Covent Garden, 3 March 1773 (GENEST, v. 
372). Goldsmith made 3001. or 4001. be- 
sides another KXM. for the copyright. The 
popularity of the ' sentimental comedy ' seems 
to have hindered a full appreciation of Gold- 
smith's fun. 

The next triumph of Goldsmith's genius 
was the ' Deserted Village,' published 26 May 
1770, and begun two years previously. It 
went through five editions at once (for first 
editions see Notes and Queries, 5th ser. xi. 
491) ; and the only critical question since 
raised has been whether it is a little better 
than the ' Traveller ' or not quite so good. 
Both poems are elegant versions of the pnpu- 
lar declamation 01 the _ time p.gfl.ipfjtTuxury 
and^depopulation! Auburn in some degree 

represents Lissoy, and the story of an old 
eviction by a General Napier was probably 
in Goldsmith's mind. Some of the characters 
are obviously his old friendsi 

is intended to apply to England ; and the 
attempt to turn poems into a gazetteer is 
generally illusory. The statement by Glover 
that he received a hundred guineas and re- 
turned it as too much is hardly probable. 

'She stoops to conquer' had been written 
in 1771 at Hyde. It was offered to Colman 
in 1772. He hesitated till January 1773, 
when he yielded to the pressure applied by 
Johnson. Column's doubts were shared by 
the actors, some of whom threw up their 
parts. It was at last performed at Covent 
Garden 15 March 1773. Johnson led a body 
of friends, including Burke and Reynolds, to 
the first night. Cumberland, whose inaccu- 
racies make all his statements doubtful, says 
that he was of the party, and minutely de- 
scribes the result (Memoirs, i. 367). In any 
case the success wa.R ^nrlftniahlp It an- 

swered, as Johnson said, the ' grgat end of 
comedy, making an audience merry? \Vhen 
Goldsmith heard from Northcote (then a 
pupil of Reynolds) that he had laughed ' ex-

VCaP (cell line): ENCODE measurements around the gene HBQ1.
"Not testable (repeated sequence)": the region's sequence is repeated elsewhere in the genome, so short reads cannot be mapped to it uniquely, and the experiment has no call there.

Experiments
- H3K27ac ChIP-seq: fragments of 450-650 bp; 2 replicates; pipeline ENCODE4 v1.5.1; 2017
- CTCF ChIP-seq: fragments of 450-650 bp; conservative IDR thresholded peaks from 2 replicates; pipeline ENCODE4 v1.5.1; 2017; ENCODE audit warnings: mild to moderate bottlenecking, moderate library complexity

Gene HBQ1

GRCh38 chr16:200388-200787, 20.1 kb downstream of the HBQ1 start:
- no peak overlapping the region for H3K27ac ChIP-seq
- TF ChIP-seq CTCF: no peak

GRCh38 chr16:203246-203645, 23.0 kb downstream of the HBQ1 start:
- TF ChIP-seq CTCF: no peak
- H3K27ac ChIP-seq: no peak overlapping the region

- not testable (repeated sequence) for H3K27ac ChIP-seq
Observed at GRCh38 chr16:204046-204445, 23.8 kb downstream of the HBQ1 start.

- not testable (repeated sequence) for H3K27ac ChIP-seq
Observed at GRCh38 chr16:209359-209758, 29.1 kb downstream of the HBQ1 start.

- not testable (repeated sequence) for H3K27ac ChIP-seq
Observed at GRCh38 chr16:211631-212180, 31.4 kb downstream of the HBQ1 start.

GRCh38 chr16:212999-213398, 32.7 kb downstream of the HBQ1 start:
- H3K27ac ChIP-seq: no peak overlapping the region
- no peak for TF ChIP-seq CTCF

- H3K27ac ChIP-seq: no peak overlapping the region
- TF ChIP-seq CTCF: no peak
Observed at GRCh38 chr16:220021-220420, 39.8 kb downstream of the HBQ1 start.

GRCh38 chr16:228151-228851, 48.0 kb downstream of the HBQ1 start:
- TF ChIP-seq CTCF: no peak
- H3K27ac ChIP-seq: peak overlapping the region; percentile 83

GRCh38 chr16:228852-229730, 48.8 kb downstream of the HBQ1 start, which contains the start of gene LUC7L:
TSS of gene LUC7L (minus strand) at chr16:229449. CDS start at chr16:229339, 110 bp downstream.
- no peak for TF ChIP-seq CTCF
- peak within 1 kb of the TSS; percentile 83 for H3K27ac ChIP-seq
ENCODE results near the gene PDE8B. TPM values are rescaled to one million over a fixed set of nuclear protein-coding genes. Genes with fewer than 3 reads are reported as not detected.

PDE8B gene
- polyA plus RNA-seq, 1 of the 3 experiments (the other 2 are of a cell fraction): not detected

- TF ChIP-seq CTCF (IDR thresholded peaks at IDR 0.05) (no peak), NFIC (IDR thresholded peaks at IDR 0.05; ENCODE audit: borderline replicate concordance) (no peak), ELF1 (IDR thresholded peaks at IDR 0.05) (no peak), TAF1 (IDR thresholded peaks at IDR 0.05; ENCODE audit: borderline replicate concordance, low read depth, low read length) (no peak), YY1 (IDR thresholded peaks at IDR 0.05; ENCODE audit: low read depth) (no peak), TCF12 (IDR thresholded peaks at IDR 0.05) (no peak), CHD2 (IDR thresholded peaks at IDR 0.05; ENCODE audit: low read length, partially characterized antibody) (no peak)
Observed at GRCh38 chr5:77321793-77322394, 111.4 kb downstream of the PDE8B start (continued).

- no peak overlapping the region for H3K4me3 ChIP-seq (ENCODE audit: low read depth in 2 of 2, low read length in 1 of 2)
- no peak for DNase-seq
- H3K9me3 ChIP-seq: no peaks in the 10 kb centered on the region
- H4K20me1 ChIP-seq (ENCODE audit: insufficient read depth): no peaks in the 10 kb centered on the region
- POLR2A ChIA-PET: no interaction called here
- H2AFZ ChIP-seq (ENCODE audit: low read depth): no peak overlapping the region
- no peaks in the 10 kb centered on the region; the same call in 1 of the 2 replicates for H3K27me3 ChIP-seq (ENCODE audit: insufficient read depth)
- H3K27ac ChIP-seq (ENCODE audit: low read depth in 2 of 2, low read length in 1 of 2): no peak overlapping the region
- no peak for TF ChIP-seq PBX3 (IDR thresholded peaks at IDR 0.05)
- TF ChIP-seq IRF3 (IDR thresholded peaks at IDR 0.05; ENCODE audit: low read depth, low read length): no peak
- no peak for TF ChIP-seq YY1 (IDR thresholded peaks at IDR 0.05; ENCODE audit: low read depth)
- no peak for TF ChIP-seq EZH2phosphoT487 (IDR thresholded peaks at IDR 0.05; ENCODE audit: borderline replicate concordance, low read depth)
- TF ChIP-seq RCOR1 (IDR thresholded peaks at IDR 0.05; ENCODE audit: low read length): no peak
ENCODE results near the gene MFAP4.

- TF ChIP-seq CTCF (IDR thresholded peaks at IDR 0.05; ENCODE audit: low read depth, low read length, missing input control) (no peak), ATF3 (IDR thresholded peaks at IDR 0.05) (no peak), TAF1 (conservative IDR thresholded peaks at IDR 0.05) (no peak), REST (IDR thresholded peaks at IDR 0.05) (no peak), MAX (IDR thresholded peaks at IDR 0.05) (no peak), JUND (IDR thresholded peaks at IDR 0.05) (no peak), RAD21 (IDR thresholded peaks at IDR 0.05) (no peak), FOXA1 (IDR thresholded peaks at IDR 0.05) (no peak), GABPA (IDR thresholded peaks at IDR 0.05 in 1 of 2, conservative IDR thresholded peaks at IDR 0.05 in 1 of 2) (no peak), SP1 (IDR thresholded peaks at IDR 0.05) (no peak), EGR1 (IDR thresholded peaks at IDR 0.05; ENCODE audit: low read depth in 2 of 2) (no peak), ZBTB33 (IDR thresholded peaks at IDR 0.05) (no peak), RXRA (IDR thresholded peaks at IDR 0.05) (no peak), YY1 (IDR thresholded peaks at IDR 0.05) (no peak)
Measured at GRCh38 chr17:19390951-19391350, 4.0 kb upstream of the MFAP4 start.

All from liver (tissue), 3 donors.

ceedingly,' ' That,' he replied, ' is all that I 
require.' The adherents of the sentimental 
comedy had forgotten the advantages of 
laughter ; and the success of Goldsmith's 
play led to their discomfiture. It ran for 
twelve nights, producing 400J. or 5001. for 
the author, and was published with a dedica- 
tion to his staunch supporter, Johnson. 

During his later years Goldsmith was 
widely known and beloved. His most inti- 
mate friends appear to have been the Hor- 
necks, who were Devonshire people, and 
known through Reynolds. The family con- 
sisted of a widowed mother, a son Charles, 
who was in the guards, and two daughters, 
Catherine, ' Little Comedy,' married in 1771 
to Henry William Bunbury [q. v.], and Mary, 
' the Jessamy Bride,' who became Mrs. Gwyn, 
gave recollections to Prior, and died in 1840. 
In 1770 he took a trip to Paris with Mrs. 
Horneck and her daughters. In 1771 his old 
enemy, Kenrick (probably), wrote an insult- 
ing letter to the ' London Packet ' (24 March), 
signed ' Tom Tickle,' abusing Goldsmith as an 
author, and alluding insultingly to his pas- 
sion for 'the lovely H k.' Goldsmith 

went to the shop of the publisher, Evans, and 
struck him with a cane. Evans returned the 
blow; a scuffle followed, a broken lamp 
covered the combatants with oil, and Gold- 
smith was sent home in a coach. An action 
was threatened, which Goldsmith compro- 
mised by paying 50Z. to a Welsh charity, while 
he relieved his feelings by writing a dignified 




letter to the papers about the 'licentiousness' 
of the press. Goldsmith's friendship with 
Lord Clare is shown by a recorded visit to 
Clare at Bath in the winter of 1770-1, and 
by the admirable ' Haunch of Venison,' pro- 
bably written in the same spring. The most 

viyjj rUgr-riptinna pf ftnldsmith in SOCJetV 

are, however, to be found i^ fWwpll That 
Boswell had some prejudice against Gold- 
smith, partly dueto jealousy ot his intimacy 
with Johnson, talks of him with an absurd 
affectation of superiority, kfld dwells" too 
much on his foibles, is no doubt true. The 
portrait may be slightly caricatured ; but the 
substantial likeness is not doubtful. It would 
be as ill-judged to dispute Goldsmith's foibles 
as to assert that Uncle Toby was above a 
weakness for his hobby. 

doubt, often blundered in conversation ; went 
on without knowing- how he should come off 
(Johnson in BOSWELL, ii. 196), and displayed 
ignorance when trying to ' get in and shine.' 
Reynolds admitted the fact by explaining it 
as intended to diminish the awe which isolates